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Birding Report

There have been moderately good birding days and very good birding days at Presqu'ile Provincial Park in the past week. Birders looking for the mega-rarity that was present last week were rewarded up until early Friday. Subsequent searches have revealed many birds but not the one that was targeted. The field trip to Presqu'ile scheduled for Sunday, September 9 by the Ontario Field Ornithologists promises to offer many migrants.

WOOD DUCKS continue to frequent the marsh but are difficult to see among the lilies and other emergent vegetation. The shores of Popham Bay are full of dabbling ducks these days, especially BLUE-WINGED and GREEN-WINGED TEAL. AMERICAN WIGEONS and NORTHERN PINTAILS have also been there. Farther out in the bay REDHEADS, GREATER SCAUP, BUFFLEHEADS, COMMON GOLDENEYE, RED-BREASTED MERGANSER, and HORNED GREBES have also been seen.

After a lull of several days, shorebirds have once again taken the spotlight, with hundreds appearing on the beach, at Owen Point, at Salt Point, and near the lighthouse. Both BLACK-BELLIED PLOVER and AMERICAN GOLDEN-PLOVER have been seen. GREATER and LESSER YELLOWLEGS have been at Owen Point yesterday and today. A WHIMBREL flew past the calf pasture on September 3. Two RED KNOTS, a WHITE-RUMPED SANDPIPER, several BAIRD'S SANDPIPERS, two STILT SANDPIPERS, up to three BUFF-BREASTED SANDPIPERS, and SHORT-BILLED DOWITCHERS have added spice to the collection. The first DUNLINS should soon be appearing. Two LESSER BLACK-BACKED GULLS were at Owen Point this morning. Among the raptors, a BROAD-WINGED HAWK on September 1 was unusual for Presqu'ile. Also on that date three BLACK-BILLED CUCKOOS were vocalizing.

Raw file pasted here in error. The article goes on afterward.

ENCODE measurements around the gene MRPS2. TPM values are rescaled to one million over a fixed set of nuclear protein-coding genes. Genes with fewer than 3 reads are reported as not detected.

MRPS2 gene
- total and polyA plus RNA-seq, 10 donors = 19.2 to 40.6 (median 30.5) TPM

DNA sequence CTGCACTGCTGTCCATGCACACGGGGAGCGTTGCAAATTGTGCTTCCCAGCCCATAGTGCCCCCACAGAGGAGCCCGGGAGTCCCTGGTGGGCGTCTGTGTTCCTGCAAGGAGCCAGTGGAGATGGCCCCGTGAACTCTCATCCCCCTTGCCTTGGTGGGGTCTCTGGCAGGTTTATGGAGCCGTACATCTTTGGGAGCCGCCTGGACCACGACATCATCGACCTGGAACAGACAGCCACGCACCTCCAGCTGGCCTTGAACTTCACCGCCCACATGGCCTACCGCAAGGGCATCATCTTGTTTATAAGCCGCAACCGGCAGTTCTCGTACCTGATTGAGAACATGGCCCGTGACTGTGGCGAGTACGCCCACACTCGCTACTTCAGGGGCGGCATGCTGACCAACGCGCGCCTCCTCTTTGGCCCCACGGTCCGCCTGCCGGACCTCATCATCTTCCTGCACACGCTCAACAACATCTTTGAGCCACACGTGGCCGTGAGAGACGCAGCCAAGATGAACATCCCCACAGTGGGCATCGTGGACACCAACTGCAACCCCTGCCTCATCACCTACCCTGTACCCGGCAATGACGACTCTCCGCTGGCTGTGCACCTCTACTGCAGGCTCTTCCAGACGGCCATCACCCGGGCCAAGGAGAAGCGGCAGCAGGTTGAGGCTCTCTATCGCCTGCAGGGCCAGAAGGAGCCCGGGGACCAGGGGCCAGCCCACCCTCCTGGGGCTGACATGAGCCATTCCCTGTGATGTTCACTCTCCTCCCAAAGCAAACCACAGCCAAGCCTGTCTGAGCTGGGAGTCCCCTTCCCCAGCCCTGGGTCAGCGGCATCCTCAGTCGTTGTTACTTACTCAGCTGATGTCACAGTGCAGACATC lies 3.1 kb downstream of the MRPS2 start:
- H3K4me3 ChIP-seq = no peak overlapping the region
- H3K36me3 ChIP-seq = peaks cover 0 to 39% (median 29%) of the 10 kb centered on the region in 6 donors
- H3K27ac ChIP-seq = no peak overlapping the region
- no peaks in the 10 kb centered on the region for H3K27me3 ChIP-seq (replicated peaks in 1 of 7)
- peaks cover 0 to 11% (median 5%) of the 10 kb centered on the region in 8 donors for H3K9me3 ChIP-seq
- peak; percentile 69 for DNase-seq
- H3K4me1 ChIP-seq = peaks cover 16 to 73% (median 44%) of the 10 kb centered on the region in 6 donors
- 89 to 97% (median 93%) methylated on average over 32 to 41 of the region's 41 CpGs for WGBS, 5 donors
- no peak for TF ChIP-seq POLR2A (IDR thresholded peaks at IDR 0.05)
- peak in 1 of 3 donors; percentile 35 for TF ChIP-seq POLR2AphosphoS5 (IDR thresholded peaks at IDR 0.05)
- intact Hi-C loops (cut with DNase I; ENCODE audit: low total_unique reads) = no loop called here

An OLIVE-SIDED and a YELLOW-BELLIED FLYCATCHER were among several flycatchers seen on September 1 by people looking for the THICK-BILLED KINGBIRD, which had not been seen since the previous day. Contrary to what was in last week's report, another of the latter species had been found in New Brunswick a few years ago. A PHILADELPHIA VIREO was seen on September 1. WARBLING VIREO and MARSH WREN were both in full song in the past two days. A BLUE-GRAY GNATCATCHER was found on September 1. Among several thrushes seen was an early HERMIT THRUSH. AMERICAN PIPITS have been appearing at Owen Point in small numbers for several days. A good variety of warblers, especially on September 1, revealed none that was unexpected. An early LINCOLN'S SPARROW and two WHITE-THROATED SPARROWS were seen on September 3. A BALTIMORE ORIOLE was still present on September 1. One or more RED CROSSBILLS were heard overhead on September 1.

To reach Presqu'ile Provincial Park, follow the signs from Brighton. Locations within the Park are shown on a map at the back of a tabloid that is available at the Park gate. Access to the offshore islands is restricted until after September 10 to prevent disturbance to the colonial nesting birds there. Birders are encouraged to record their observations on the bird sightings board provided near the campground office by The Friends of Presqu'ile Park and to fill out a rare bird report for species not listed there.

Questions and comments about bird sightings at Presqu'ile may be directed to:

Fred Helleiner